Aphasia

Health written question – answered on 4th July 2003.

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Photo of David Cameron David Cameron Shadow Minister (Privy Council Office)

To ask the Secretary of State for Health what steps he is taking to ensure that all people with aphasia receive support from a multi-disciplinary team including a neurologist, psychologist, physician, speech and language therapist, social worker and others.

Photo of Stephen Ladyman Stephen Ladyman Parliamentary Under-Secretary, Department of Health

The majority of people who acquire aphasia have had a stroke. Our major vehicle for improving standards for stroke services is through the older people's national service framework (NSF) which sets specific milestones for improvement by 2004 of stroke services in primary care trusts (PCTs), specialist services and general hospitals that care for people suffering from a stroke. Our document, Improvement, Expansion and Reform, which sets for the national health service a Priorities and Planning Framework for 2003–6, makes clear that implementation of the older people's NSF is a top priority, and that the 2004 milestone around specialist stroke services is a key target.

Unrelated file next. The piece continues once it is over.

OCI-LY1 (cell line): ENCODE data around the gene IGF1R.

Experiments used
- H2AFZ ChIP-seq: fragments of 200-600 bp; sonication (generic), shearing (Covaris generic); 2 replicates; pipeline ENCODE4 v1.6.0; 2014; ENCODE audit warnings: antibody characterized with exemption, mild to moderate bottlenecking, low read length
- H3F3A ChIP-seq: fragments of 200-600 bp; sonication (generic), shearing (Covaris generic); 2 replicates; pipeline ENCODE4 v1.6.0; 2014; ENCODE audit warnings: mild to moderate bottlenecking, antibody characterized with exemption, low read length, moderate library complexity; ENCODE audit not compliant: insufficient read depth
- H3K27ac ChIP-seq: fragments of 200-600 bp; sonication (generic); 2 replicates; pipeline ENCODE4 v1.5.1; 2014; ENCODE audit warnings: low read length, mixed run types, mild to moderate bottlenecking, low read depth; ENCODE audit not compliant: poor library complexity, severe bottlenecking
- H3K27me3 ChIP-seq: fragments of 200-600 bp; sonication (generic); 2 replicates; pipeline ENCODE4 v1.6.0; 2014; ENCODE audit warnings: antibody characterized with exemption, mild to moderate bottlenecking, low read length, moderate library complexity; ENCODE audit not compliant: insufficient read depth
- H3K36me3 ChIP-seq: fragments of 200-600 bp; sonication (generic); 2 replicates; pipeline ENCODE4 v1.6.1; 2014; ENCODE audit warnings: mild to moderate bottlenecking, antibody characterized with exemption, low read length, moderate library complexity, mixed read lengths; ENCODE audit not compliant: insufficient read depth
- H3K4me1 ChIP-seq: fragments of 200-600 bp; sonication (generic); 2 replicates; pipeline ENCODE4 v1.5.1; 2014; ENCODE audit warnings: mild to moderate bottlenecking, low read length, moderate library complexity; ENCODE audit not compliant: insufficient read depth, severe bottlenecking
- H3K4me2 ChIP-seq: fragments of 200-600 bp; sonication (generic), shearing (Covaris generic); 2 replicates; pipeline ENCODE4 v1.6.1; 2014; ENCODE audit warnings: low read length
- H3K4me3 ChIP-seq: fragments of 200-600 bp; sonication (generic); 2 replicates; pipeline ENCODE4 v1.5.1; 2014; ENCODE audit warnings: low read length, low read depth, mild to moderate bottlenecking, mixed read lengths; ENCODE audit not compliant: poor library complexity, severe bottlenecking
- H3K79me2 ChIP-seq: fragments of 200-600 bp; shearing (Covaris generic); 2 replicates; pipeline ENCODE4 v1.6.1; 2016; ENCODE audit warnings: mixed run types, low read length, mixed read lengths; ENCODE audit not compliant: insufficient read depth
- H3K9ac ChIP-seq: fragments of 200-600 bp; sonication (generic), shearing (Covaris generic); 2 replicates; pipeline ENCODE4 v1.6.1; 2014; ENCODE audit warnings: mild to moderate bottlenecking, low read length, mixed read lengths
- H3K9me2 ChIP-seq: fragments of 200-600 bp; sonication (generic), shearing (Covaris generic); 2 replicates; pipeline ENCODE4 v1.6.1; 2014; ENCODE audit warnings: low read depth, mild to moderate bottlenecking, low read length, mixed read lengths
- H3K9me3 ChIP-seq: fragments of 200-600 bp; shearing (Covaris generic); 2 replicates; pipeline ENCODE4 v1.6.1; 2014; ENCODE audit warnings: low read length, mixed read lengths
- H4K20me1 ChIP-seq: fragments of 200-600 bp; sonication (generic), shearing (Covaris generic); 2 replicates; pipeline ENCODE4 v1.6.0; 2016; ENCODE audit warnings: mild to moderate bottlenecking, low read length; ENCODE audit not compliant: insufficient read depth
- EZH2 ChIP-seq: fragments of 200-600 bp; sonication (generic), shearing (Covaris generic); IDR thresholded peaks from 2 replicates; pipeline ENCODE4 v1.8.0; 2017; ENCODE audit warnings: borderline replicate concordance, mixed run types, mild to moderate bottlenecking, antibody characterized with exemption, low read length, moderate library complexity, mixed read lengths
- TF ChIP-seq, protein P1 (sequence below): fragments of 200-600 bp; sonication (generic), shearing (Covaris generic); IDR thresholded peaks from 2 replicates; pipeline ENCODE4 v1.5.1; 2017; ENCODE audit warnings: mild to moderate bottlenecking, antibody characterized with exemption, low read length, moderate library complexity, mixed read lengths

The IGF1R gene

It is the role of strategic health authorities, in partnership with PCTs, to decide what services to provide for their populations including those with aphasia.. They are best placed to understand local health needs and commission services to meet them.

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